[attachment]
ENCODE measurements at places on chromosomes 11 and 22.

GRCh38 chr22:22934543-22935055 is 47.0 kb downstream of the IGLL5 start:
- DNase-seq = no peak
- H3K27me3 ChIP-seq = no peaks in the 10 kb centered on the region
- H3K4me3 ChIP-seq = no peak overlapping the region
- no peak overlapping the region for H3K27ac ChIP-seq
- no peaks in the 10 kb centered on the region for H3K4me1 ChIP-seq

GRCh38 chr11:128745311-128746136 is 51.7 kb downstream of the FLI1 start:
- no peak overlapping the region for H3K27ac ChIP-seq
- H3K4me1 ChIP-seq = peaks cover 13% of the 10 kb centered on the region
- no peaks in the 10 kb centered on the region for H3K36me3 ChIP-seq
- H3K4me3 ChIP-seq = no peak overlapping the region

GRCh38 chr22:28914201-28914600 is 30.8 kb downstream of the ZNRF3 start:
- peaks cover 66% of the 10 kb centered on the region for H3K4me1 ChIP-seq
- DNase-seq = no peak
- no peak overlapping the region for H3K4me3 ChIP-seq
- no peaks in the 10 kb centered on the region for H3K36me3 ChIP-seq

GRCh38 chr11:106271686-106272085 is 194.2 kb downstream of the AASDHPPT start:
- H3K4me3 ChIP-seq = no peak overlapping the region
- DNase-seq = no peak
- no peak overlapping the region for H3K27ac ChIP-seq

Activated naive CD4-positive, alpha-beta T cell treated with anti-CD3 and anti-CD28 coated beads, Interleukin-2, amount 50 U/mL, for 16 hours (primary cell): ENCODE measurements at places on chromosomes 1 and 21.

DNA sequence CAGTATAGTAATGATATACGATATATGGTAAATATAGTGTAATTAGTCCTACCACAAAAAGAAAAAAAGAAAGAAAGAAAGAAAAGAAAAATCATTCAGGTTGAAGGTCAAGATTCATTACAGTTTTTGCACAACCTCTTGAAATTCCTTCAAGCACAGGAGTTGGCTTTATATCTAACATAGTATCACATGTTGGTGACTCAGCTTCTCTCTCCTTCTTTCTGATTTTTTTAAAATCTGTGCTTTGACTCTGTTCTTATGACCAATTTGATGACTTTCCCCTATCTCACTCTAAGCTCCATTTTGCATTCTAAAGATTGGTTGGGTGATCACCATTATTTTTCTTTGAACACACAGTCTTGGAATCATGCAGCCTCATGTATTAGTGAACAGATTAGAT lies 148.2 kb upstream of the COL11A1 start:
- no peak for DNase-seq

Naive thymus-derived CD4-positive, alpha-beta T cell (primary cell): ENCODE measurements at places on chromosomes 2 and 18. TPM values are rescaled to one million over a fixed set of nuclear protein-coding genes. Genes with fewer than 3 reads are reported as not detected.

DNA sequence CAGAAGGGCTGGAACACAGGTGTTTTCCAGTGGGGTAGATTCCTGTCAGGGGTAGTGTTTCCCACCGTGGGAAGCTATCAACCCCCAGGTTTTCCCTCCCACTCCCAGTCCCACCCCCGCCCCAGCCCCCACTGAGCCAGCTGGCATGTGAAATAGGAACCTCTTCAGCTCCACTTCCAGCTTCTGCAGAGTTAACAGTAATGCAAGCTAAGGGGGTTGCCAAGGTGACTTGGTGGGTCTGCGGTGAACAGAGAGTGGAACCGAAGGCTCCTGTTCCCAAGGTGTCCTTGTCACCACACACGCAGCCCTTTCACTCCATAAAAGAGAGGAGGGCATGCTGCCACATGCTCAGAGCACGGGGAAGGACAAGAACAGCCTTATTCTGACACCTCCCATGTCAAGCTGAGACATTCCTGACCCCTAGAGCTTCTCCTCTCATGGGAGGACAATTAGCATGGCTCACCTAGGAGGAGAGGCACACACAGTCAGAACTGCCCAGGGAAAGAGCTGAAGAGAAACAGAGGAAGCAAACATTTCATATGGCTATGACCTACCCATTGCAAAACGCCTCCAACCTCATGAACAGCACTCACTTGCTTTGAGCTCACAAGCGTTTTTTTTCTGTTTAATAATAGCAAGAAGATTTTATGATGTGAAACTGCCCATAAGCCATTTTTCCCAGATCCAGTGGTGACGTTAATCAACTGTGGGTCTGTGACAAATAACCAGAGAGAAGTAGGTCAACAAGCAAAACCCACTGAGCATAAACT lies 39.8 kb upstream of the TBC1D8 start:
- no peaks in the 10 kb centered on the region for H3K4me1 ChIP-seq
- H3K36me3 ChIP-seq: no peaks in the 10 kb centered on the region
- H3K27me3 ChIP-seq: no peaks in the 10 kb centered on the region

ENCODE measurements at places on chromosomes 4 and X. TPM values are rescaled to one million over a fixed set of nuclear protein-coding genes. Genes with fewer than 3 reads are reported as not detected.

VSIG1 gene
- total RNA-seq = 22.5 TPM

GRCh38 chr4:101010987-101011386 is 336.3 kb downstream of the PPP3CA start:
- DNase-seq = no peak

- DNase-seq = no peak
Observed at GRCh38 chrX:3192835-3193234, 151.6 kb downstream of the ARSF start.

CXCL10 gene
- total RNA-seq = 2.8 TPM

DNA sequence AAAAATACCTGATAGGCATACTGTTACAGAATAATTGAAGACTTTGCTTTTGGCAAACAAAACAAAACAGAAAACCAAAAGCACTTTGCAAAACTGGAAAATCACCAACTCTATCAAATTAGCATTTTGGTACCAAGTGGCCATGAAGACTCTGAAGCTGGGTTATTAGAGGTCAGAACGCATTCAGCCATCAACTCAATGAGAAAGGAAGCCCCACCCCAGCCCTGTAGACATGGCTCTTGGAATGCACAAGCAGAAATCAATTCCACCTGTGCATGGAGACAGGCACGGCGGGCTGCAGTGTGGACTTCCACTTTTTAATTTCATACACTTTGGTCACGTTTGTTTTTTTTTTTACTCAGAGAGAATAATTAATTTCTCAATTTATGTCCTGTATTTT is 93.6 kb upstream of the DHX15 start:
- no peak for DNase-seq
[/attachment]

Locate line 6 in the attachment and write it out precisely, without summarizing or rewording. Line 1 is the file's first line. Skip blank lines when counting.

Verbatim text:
- no peak overlapping the region for H3K27ac ChIP-seq